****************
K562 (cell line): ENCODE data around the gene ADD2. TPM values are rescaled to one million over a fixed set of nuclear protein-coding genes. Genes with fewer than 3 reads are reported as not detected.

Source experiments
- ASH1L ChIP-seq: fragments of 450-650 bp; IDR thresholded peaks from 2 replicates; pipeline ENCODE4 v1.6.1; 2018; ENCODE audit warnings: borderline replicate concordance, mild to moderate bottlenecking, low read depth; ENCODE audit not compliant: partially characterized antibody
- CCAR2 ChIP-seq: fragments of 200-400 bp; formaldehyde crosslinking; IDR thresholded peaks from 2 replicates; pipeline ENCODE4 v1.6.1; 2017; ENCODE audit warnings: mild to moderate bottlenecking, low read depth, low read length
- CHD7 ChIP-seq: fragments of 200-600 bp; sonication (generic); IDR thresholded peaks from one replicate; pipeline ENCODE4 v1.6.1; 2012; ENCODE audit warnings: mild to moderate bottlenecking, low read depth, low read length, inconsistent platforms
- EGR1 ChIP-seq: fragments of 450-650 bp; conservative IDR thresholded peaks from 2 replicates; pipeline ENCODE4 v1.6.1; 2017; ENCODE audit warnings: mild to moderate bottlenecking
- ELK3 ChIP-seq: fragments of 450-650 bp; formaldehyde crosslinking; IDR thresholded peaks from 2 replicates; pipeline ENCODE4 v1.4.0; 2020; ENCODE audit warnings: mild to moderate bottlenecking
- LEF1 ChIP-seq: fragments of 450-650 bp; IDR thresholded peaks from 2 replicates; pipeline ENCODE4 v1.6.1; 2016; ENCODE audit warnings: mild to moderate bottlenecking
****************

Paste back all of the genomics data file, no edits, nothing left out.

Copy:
K562 (cell line): ENCODE data around the gene ADD2. TPM values are rescaled to one million over a fixed set of nuclear protein-coding genes. Genes with fewer than 3 reads are reported as not detected.

Source experiments
- ASH1L ChIP-seq: fragments of 450-650 bp; IDR thresholded peaks from 2 replicates; pipeline ENCODE4 v1.6.1; 2018; ENCODE audit warnings: borderline replicate concordance, mild to moderate bottlenecking, low read depth; ENCODE audit not compliant: partially characterized antibody
- CCAR2 ChIP-seq: fragments of 200-400 bp; formaldehyde crosslinking; IDR thresholded peaks from 2 replicates; pipeline ENCODE4 v1.6.1; 2017; ENCODE audit warnings: mild to moderate bottlenecking, low read depth, low read length
- CHD7 ChIP-seq: fragments of 200-600 bp; sonication (generic); IDR thresholded peaks from one replicate; pipeline ENCODE4 v1.6.1; 2012; ENCODE audit warnings: mild to moderate bottlenecking, low read depth, low read length, inconsistent platforms
- EGR1 ChIP-seq: fragments of 450-650 bp; conservative IDR thresholded peaks from 2 replicates; pipeline ENCODE4 v1.6.1; 2017; ENCODE audit warnings: mild to moderate bottlenecking
- ELK3 ChIP-seq: fragments of 450-650 bp; formaldehyde crosslinking; IDR thresholded peaks from 2 replicates; pipeline ENCODE4 v1.4.0; 2020; ENCODE audit warnings: mild to moderate bottlenecking
- LEF1 ChIP-seq: fragments of 450-650 bp; IDR thresholded peaks from 2 replicates; pipeline ENCODE4 v1.6.1; 2016; ENCODE audit warnings: mild to moderate bottlenecking